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Top 10 Bad Levels in Great Games

VO: Dan Paradis
Script written by Alex Crilly-Mckean These games were almost perfect...almost. Welcome to and today we’re counting down our picks for the Top 10 Bad Levels in Great Games. Special thanks to our users “jranks” & “DiscipleOfAnakin313” for suggesting this topic using our interactive suggestion tool at http://WatchMojo.comSuggest

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Top 10 Bad Levels in Great Games

Guess even masterpieces have their flaws. Welcome to and today we are counting down our picks for the top ten bad levels in great games.

For this list, We’re looking at games that are really fantastic overall, but there’s that one area that even the most hardcore of fans dread.

#10: The Lost Pilgrimage

“The Legend of Zelda: Breath of the Wild” (2017)
Even though its one of the best games of 2017, Zelda is not immune to frustration. You have to follow a little Korok named Oaki to a nearby Shrine without being seen by him or going off course. The problem is that because the area is very dim and Oaki is so small, he blends in with the tall grass making him very difficult to spot. But the real kicker comes towards the end when a wolf attacks him and he explicitly calls out for YOUR help, but he’ll still fail you if he spots you. That’s the thanks I get for saving your life? Screw you Oaki! I hope that wolf finds you tasty.

#9: Lost Sanctum

“Chrono Trigger” (DS Version) (2008)
There’s nothing wrong with bringing back a classic in a new format, especially if it adds on more content for us to enjoy. Except in the instances when all that additional content turns out to suck. Case and point: The Lost Sanctum. Inside this titular alternate dimension, players will be tasked with travelling back and forth through the same mountain and cave to do a series of fetch quests for some villagers. What makes this area very infuriating the fact that you can only take up one quest at a time means you’ll being going up and down the same mountain over and over … and over again.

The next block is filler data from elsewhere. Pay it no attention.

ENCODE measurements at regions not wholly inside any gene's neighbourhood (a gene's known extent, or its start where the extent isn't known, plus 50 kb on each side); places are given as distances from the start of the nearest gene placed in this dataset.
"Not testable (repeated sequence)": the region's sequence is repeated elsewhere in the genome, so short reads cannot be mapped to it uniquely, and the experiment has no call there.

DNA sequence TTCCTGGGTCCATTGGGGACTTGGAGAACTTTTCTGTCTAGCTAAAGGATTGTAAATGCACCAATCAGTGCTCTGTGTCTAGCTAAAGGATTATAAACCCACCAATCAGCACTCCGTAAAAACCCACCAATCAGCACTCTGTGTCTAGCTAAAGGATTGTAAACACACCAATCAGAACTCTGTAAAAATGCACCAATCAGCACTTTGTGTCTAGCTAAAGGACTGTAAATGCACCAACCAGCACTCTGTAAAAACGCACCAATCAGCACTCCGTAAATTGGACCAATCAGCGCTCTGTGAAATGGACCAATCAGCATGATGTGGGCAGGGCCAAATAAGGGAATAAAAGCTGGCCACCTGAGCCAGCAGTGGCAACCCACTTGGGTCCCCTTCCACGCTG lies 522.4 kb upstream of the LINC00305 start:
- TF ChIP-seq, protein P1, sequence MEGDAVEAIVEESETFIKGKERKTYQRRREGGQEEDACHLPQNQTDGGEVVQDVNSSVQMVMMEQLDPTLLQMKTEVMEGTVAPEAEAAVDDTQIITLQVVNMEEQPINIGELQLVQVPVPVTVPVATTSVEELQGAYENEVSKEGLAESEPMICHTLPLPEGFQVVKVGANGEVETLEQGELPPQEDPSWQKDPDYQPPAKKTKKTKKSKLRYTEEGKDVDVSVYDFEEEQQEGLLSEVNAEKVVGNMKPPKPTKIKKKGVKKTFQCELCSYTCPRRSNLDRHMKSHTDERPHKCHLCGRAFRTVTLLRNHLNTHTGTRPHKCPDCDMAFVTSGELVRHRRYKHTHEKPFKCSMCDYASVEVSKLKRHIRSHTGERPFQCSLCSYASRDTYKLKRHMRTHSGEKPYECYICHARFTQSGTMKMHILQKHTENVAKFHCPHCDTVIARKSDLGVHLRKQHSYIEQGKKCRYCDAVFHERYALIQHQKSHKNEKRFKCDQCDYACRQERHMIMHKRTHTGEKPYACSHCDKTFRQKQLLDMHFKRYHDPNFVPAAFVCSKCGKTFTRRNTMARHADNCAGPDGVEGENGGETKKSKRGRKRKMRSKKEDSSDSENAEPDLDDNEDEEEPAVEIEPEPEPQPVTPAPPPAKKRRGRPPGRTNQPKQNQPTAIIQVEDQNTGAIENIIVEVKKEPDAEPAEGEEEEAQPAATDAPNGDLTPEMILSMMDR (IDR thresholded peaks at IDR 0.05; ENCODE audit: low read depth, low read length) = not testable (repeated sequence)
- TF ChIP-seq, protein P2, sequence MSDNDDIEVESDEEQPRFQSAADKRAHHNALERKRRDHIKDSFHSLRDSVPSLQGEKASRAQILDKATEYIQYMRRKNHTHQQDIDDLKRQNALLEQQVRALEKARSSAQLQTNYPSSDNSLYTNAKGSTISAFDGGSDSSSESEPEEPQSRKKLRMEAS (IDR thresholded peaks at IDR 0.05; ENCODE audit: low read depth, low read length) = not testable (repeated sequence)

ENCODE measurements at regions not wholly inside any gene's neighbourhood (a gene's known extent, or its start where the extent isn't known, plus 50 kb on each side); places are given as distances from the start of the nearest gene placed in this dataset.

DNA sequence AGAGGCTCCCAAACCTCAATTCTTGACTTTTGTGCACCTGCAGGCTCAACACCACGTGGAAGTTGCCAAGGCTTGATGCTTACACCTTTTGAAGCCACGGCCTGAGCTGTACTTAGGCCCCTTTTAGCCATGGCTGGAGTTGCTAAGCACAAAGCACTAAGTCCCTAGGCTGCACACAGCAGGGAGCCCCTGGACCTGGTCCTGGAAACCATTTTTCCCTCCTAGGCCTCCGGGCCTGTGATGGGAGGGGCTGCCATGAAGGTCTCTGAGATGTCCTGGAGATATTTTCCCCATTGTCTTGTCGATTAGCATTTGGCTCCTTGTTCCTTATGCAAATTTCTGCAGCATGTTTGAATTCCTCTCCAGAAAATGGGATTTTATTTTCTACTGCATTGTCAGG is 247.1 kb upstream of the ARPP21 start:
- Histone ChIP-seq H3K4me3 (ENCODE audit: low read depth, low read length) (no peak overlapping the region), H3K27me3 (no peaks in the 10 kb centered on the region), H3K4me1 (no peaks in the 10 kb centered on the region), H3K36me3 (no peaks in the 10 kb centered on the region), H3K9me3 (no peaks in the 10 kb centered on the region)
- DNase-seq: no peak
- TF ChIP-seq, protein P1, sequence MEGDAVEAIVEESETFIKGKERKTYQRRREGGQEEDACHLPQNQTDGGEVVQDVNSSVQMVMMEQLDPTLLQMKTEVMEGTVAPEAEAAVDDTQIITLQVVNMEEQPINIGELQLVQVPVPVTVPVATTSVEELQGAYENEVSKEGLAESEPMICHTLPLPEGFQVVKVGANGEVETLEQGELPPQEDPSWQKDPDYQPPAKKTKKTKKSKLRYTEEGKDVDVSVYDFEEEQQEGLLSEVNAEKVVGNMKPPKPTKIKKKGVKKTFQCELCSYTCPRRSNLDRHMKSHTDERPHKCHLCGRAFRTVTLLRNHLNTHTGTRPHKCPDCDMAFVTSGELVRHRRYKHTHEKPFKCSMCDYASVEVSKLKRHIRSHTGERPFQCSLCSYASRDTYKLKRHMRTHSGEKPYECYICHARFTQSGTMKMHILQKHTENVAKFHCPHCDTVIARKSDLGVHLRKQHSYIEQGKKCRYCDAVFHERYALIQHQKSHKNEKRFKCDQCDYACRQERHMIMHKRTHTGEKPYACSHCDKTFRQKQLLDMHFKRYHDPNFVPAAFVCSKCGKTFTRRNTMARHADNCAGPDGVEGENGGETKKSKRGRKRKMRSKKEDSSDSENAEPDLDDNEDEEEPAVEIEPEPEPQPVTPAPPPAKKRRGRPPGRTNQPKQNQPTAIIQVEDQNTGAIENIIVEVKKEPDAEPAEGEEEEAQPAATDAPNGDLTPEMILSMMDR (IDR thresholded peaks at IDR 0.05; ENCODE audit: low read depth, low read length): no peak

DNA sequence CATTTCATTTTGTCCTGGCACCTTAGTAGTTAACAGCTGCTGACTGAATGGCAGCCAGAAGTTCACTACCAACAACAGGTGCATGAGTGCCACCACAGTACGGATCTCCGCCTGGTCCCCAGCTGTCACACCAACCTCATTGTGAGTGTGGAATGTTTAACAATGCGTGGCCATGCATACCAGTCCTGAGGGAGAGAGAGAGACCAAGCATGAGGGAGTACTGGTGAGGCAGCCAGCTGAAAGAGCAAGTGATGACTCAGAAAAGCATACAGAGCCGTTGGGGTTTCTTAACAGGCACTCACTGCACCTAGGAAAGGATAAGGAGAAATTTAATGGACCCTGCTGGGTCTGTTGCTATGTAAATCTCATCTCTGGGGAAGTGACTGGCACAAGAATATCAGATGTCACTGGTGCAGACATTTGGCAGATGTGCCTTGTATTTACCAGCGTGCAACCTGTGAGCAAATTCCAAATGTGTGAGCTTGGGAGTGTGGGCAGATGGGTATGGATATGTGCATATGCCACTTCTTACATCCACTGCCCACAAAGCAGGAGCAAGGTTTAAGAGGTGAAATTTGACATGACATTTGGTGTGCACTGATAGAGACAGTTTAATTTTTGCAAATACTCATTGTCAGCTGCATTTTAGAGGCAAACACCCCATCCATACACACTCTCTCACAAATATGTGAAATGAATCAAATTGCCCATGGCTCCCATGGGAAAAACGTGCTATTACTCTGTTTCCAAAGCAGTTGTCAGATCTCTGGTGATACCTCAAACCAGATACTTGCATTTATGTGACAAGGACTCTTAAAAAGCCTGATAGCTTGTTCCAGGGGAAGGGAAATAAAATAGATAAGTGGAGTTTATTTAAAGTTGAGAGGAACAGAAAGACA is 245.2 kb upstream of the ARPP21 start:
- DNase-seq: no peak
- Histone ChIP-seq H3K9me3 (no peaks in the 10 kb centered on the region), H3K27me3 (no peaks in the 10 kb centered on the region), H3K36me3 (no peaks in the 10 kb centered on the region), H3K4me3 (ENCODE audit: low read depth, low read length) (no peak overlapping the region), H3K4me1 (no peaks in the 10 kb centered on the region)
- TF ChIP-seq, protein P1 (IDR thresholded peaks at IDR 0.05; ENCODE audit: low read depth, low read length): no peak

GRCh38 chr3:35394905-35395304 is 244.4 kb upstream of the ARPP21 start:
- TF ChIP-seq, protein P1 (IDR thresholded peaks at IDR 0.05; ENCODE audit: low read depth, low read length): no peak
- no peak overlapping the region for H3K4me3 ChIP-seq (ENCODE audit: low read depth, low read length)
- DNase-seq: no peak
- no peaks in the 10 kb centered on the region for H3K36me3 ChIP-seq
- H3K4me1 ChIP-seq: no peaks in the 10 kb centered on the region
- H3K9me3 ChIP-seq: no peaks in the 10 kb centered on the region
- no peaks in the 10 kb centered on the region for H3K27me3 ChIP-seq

#8: Fairplay

“Mafia” (2002)
In order to prove yourself as an up and coming Mafioso, you’ll find yourself stealing a racecar and taking it to a garage to be used 1930’s era Grand Prix. It might sound like a fun mission, until you find out that you have to get the car there within a time limit and that if you damage it in any way you will fail. But it gets worse when the actual race starts. The controls are very slippery and the car has a nasty habit of spinning out of control or getting stuck in other cars, possibly costing you the race. No wonder the developers had to patch in the option to skip the whole thing.

#7: Atlantica

“Kingdom Hearts II” (2005)
No matter how many times we talk about this section, we can’t imagine how on Earth a whole area based around a rhythm mini-game to some rather mediocre Disney songs that wouldn’t be considered for a direct to DVD sequel, got approved to be included in this game. Come on Square Enix, we’re here to beat the crap of the heartless and memorable Disney villains with a giant key, not take part in Sebastian’s rejected musical! We imagine Kairi would be a little peeved if she knew what Sora was really up to when she needed him most.

#6: Chapter 13

“Final Fantasy XV” (2016)